Other parts of this series:
Following my previous blog about Big Data analytics and cybersecurity, this second post in my series on payments highlights banks and Fintech hubs as well as blockchain and cryptocurrencies that continue as important priorities for banks.
Banks & fintech hubs
Strong growth in FinTech companies and FinTech hubs continues across the globe as banks act to keep pace with market innovation and stay relevant with digital services that engage and delight customers. FinTech companies provide a “sandbox” environment for banks to test new ideas and technologies. By partnering with these companies, banks can reduce their costs and risks of experimenting with new technology, both to make their organization more innovative and to bring new products and services to market.
Yet for banks, are FinTechs competitors or partners? The FinTechs that take away liquidity or revenue-generating transactions from banks, such as PayPal, are clearly competitors. The rest are potential partners. The challenge for banks is to identify and work with those that have viable and relevant technology.
As FinTechs flourish, banks are being forced to industrialize their engagement with them. This, in turn, is fueling the rise of FinTech innovation hubs around the globe—beyond Silicon Valley to London, New York, Sydney, Singapore, Hong Kong and many other cities. Then, governments and investors are also taking notice, providing funding resources and enabling a healthy mix of stakeholders.
A few examples of existing products include Codapay (an online payment gateway) which allows merchants to accept payments from the 97% of adults in Southeast Asia that do not have a credit card by giving customers a range of alternative payment options; Elliptic which uses blockchain technology to securely and transparently transfer and manage a range of financial assets and provides an analytics service on the Bitcoin blockchain for AML; and Payfirma which helps small businesses simplify payment acceptance, increase sales and have better visibility with real-time data.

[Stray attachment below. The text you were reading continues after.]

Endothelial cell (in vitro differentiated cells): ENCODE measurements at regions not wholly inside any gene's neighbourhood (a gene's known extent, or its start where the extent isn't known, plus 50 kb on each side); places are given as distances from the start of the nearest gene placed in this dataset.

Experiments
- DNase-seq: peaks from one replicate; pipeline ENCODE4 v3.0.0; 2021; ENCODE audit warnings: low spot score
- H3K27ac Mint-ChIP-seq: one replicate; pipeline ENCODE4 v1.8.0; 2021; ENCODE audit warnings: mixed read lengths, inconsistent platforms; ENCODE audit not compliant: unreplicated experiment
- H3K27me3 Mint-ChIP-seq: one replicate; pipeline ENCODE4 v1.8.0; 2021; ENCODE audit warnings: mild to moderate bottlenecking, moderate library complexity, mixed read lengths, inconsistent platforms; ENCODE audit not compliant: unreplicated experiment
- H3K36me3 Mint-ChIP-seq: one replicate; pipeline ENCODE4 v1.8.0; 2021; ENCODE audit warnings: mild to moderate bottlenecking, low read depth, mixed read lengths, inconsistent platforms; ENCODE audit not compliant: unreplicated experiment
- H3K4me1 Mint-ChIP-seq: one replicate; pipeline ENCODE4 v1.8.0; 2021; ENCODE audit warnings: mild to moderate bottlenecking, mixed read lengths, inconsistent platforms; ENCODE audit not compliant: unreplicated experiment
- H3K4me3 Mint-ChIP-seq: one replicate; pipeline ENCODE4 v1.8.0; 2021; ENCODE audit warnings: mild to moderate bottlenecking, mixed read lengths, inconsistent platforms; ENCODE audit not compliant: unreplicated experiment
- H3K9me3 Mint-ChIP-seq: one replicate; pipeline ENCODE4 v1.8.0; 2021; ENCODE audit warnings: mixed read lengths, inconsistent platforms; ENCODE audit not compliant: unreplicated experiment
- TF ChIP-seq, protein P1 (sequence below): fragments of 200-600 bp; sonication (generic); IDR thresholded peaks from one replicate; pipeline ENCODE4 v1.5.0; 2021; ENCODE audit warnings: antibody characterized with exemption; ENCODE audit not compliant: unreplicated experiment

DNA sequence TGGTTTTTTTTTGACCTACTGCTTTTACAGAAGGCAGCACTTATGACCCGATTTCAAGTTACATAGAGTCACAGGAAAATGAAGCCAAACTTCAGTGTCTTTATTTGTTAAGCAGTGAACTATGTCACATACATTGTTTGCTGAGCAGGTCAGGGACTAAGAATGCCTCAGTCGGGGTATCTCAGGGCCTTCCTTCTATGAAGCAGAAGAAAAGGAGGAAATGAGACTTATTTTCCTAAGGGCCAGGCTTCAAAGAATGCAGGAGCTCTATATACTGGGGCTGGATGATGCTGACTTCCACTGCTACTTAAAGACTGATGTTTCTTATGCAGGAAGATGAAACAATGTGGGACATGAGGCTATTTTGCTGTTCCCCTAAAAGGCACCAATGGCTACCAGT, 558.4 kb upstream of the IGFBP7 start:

Blockchain and cryptocurrencies
Over the past year, the dialogue has moved on from bitcoin cryptocurrencies to blockchains, with a focus on distributed ledger technologies and their potential to disrupt banking. Complete disbelief about Bitcoin in 2014 has given way to board-level enthusiasm about “the blockchain” with very active engagement of both newcomers and banks in this area.
Most banks now seem to agree that blockchain technology has the potential to bring about significant disruption in banking and payment processes. A quick survey at the Innotribe session (at SIBOS) on blockchain revealed that many banks are beyond just monitoring developments; they are actually conducting their own proof-of-concepts, with some actively investing in this area. The majority of Accenture’s own conversations with clients at Sibos covered distributed ledger—now a red-hot topic in banking.
Banks are at a stage where they are evaluating the best use-cases (clearing and settlement, reconciliation, data verification and so forth) for blockchain. They are investigating collaboration and teaming opportunities to find the right partners to better understand and invest in the technology.
However, it is clear that blockchain is at an early stage of maturity and there is a long way to go before it is ready for industrial use in financial services. There will be many twists and turns along the way and the industry can expect fast-changing developments in distributed ledger technology and business engagement throughout 2016. The recently announced interbank blockchain connectivity test by R3 this past January is a good example.
A few examples of existing products include Ripple, a real-time distributed settlement system, currency exchange and remittance network developed by the Ripple company, built upon a distributed open source Internet protocol, consensus ledger and native currency. Many banks are considering using it for cross-border payments and to develop a new model for correspondent banking payments; Hyperledger which is a distributed ledger platform tailored for financial institutions to help mitigate settlement risk, prevent trade breaks and cut reconciliation costs; and Bitspark which provides end-to-end blockchain powered remittance services.
My next blog in the series will cover real-time payments and APIs, so stay tuned. To explore other posts in this series, click the links at the top of the page.